I've created a document with over 33 obvious priority 1 and priority 2 errors according to WCAG 1.0, and ran them through the leading accessibility validators, and the W3C's markup validation service. None of them successfully found any of the errors, with one of them reporting an error that didn't exist.
Author: Gez Lemon
- Invalid Content
- Cynthia Says Accessibility Validator
- HiSoftware Accessibility Validator
- Site Valet Accessibility Validator
- WebAIM Wave Accessibility Validator
- Watchfire's WebXACT Validator
- W3C Markup Validation Service
Automated accessibility validation tools are really useful for a quick spot check of any obvious mistakes in markup, but it's important to remember that they can only provide a very rough guide, and a positive report does not imply an accessible page. To illustrate this, I've created a document with priority 1 and priority 2 errors (at least 33 obvious errors, many compounded) according to the Web Content Accessibility Guidelines 1.0. I then ran the document through the leading accessibility validators, checking for priority 1, 2, and 3 errors, with interesting results. The document was also run through the W3C's markup validation service.
Cynthia Says Accessibility Validator
Cynthia Says reports no errors, but reports two priority three warnings for creating a logical tab order, and providing keyboard shortcuts. Interestingly, both priority 3 warnings are contentious areas of web accessibility, which are arguably best avoided for true accessibility.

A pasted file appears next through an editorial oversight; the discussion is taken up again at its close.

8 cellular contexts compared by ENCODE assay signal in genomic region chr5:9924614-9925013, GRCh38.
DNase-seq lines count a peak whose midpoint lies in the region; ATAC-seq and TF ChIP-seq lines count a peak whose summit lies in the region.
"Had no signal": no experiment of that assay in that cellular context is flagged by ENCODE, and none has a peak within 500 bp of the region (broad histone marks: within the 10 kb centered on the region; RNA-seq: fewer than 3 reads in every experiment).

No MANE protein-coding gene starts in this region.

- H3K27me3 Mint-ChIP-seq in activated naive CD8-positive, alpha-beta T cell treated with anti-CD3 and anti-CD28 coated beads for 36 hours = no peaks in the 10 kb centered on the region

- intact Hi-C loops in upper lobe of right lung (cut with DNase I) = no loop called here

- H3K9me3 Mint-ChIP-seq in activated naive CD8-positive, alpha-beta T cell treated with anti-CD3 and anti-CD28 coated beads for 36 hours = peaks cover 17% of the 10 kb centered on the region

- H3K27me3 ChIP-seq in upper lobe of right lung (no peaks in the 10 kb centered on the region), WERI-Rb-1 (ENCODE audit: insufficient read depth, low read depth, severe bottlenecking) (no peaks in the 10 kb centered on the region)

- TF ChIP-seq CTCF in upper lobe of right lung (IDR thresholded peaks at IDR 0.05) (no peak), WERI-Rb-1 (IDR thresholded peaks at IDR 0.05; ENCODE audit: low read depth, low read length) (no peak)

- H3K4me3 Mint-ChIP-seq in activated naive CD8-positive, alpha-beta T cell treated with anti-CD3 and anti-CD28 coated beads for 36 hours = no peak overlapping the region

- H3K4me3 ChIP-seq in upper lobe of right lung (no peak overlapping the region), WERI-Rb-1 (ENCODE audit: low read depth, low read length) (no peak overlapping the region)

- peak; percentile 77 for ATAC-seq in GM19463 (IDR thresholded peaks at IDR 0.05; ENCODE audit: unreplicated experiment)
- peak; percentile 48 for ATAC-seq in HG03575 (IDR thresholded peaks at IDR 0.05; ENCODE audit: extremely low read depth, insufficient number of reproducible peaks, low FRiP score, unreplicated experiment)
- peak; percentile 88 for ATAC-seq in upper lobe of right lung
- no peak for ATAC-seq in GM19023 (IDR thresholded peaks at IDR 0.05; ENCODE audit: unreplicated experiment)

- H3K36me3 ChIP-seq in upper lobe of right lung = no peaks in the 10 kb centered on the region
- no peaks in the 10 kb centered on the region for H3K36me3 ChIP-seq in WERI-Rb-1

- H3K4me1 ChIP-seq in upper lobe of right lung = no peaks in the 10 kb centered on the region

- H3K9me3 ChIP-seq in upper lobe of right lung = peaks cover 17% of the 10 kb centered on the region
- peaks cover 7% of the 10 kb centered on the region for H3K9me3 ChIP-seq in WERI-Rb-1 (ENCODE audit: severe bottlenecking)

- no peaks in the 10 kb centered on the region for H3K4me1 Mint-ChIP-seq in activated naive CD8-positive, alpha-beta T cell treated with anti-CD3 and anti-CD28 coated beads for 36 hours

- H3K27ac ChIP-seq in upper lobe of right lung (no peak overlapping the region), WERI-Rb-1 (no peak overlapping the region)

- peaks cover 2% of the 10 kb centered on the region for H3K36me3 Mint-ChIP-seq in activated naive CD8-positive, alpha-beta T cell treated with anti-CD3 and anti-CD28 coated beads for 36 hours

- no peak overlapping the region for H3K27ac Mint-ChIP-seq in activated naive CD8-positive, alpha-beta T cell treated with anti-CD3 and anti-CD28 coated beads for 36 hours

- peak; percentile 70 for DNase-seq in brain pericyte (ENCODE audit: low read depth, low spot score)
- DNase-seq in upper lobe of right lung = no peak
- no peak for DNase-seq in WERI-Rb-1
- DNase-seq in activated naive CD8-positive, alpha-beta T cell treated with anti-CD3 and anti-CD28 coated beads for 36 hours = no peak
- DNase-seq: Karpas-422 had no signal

HiSoftware Accessibility Validator
HiSoft has the same interface as Cynthia Says, and reports the same results.
Site Valet Accessibility Validator
Site Valet found no errors or warnings, but displays the default text of,
possible fail - check warnings, when there were no warnings.
WebAIM Wave Accessibility Validator
WebAIM Wave reported no errors, and the only warning was that it found a table with no structural markup, and hoped that it was for layout; it was.
Watchfire's WebXACT Validator
There was a time when Bobby was easily one of the better accessibility validators. Since being taken over from the Center for Applied Special Technology by Watchfire, and turned into WebXACT, the number of false positives reported by the validator make it the worse of the current crop. WebXACT passes the document for priority 1 and priority 2 issues, for which there are plenty of obvious errors, but fails the document at level 3:
select elements, which are neither edit boxes nor text areas.
W3C Markup Validation Service